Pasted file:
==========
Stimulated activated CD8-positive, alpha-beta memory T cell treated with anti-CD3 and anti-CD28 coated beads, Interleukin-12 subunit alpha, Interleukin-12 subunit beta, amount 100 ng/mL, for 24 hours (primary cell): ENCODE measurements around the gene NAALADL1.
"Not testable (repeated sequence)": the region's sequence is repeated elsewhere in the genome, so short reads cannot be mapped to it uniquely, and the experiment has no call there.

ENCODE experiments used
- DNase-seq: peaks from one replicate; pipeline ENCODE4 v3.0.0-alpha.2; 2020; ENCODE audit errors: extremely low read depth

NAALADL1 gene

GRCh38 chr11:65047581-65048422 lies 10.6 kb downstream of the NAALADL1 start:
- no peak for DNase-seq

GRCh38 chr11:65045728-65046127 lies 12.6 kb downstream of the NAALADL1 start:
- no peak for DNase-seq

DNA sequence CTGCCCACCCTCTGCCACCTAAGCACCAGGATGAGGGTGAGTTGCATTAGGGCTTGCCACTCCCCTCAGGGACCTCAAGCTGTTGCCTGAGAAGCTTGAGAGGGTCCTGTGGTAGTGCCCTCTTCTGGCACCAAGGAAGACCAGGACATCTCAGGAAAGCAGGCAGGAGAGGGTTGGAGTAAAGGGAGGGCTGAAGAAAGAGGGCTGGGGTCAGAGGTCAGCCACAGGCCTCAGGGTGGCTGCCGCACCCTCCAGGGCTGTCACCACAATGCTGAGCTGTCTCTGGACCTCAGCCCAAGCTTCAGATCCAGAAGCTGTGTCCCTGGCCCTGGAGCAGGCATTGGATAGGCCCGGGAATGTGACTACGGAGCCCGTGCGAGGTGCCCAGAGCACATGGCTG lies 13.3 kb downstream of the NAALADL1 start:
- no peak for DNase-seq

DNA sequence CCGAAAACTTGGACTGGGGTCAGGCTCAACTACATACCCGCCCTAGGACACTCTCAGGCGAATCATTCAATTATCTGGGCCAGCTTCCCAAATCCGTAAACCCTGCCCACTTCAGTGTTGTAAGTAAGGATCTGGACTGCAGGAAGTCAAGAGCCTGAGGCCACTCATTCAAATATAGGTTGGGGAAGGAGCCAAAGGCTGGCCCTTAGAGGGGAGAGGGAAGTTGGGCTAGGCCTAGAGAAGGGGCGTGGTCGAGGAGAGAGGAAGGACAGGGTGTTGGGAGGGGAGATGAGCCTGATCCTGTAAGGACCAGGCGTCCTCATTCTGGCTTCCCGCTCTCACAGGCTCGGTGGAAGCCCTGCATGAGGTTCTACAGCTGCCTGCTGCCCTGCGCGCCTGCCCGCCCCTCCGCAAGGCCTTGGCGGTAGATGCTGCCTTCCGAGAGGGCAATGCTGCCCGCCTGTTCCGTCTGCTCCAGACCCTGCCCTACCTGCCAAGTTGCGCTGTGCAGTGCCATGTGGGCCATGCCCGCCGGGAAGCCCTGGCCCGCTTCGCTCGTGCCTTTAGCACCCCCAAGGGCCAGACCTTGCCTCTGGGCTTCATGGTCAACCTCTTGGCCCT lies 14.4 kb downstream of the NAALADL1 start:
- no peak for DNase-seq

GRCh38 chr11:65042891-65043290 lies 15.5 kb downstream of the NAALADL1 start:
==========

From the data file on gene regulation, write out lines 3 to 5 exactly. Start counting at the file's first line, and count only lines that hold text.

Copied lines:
ENCODE experiments used
- DNase-seq: peaks from one replicate; pipeline ENCODE4 v3.0.0-alpha.2; 2020; ENCODE audit errors: extremely low read depth

NAALADL1 gene